[ not about math with my kids, but about some cool Numberphile videos that came out yesterday, and sorry this one was a little rushed]
Yesterday (July 20, 2014) I saw two absolutely incredible Numberphile videos about Graham’s number. Part of what makes them so amazing is that the explanation of the number comes from Graham himself! I love Numberphile’s work in bringing math to the masses.
There is, unfortunately, a little mistake in the text overlay in one of the videos that I wanted to point out. The somewhat humorous result of this mistake is that Graham’s number is actually larger – vastly larger, in fact – than what the video indicates.
Since the formatting a blog post with the arrow notation and power towers was going to take more time than I had this morning, I decided to just go to the whiteboard. The mistake, which I explain in the first video below, is easy to make since all of the numbers are so large. It involves confusing the number 3 ↑↑↑ 3 with 3^3^3^3.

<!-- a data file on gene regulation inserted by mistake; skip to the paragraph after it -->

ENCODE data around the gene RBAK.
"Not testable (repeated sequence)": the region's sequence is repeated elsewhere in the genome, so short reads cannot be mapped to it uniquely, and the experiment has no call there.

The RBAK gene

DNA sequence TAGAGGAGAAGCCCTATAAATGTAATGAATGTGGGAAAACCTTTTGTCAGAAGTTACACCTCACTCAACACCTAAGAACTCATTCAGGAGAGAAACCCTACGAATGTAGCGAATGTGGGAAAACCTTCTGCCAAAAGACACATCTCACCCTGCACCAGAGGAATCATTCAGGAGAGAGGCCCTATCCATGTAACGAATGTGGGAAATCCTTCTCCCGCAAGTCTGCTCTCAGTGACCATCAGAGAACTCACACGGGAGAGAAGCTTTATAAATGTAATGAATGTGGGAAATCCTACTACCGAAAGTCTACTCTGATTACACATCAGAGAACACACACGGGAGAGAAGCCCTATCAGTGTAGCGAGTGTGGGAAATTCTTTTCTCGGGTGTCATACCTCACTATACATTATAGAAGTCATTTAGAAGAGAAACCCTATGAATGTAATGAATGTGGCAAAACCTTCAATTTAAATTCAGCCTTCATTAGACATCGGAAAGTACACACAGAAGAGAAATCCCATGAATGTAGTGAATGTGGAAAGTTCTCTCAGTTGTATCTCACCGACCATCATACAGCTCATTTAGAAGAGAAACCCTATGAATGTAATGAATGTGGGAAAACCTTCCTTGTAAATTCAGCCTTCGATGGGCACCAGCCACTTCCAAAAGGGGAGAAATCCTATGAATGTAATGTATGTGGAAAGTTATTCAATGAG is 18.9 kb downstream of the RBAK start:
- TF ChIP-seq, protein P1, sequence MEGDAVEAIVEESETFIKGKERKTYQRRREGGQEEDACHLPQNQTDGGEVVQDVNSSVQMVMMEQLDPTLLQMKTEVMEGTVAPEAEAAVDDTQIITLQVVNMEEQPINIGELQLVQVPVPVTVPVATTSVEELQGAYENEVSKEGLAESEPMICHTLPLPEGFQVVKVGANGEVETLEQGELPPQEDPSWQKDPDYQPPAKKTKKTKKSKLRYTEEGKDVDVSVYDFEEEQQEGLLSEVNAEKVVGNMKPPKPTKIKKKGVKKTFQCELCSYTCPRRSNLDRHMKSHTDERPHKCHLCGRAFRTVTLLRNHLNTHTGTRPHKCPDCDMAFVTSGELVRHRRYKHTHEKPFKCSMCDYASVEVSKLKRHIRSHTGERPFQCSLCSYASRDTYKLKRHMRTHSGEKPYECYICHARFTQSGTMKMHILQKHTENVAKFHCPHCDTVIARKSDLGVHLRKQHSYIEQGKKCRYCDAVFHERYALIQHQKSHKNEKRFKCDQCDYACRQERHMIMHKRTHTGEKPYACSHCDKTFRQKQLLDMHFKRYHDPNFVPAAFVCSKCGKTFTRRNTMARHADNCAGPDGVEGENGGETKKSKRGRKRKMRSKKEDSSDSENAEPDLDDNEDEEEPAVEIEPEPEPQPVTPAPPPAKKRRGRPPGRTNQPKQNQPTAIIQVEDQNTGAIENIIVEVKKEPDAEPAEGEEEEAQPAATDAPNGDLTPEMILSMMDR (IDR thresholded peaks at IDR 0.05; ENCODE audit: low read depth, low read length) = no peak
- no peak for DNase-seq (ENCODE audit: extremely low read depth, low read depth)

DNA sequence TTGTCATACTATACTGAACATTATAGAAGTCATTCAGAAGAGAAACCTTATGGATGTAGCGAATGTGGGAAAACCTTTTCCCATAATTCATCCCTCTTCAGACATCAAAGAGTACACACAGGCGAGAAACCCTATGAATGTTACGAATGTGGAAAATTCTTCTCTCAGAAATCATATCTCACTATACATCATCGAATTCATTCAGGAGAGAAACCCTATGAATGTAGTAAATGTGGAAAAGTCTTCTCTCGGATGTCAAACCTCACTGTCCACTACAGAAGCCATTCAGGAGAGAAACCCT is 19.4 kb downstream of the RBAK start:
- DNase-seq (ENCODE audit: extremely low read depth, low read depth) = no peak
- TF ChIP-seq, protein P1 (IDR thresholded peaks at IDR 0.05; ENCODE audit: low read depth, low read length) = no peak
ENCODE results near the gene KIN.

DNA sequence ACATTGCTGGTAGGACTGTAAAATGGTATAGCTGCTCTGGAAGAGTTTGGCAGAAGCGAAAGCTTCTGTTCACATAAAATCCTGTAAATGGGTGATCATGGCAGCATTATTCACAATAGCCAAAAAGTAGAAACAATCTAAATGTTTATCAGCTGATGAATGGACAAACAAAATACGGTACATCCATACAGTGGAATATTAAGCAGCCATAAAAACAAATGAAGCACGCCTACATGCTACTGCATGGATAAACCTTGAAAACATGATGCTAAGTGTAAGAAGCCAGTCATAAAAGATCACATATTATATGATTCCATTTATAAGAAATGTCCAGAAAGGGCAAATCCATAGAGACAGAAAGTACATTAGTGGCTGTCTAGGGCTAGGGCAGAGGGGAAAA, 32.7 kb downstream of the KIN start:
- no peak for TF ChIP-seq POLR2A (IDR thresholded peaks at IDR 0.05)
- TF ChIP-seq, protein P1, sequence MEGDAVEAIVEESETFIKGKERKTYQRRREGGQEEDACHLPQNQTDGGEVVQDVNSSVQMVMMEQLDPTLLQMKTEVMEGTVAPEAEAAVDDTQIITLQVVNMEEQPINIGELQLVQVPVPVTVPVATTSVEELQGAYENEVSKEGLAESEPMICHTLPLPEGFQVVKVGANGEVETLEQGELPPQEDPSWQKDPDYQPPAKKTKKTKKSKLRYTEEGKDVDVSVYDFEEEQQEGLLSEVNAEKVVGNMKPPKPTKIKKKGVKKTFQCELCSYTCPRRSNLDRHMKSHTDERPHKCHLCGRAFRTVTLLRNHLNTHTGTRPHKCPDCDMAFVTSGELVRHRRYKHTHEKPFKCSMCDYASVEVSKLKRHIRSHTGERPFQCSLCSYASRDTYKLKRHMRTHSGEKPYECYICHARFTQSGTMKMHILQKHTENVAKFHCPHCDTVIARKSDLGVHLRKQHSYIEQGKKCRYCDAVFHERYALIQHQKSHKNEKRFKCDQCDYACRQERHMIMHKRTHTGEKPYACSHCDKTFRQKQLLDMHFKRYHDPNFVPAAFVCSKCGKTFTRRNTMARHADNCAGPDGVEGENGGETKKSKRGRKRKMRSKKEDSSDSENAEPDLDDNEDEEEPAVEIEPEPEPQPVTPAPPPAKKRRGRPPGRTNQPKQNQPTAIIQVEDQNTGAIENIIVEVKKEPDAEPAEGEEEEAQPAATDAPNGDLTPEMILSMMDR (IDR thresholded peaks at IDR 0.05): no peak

After my video are the links to new Numberphile videos (that you might want to watch first if you aren’t familiar with Graham’s number) and two a few other fun Graham number articles, including a Family Math project about Graham’s number I did with my kids last year (which is the only reason I noticed the mistake in the new Numberphile videos).
Here are the new Numberphile videos (the text overlay error is in the 2nd video):
and here’s Evelyn Lamb’s piece on Graham’s number for Scientific American:
Finally, here’s our old Family Math project on Graham’s number, which is a really fun project to work through with kids:
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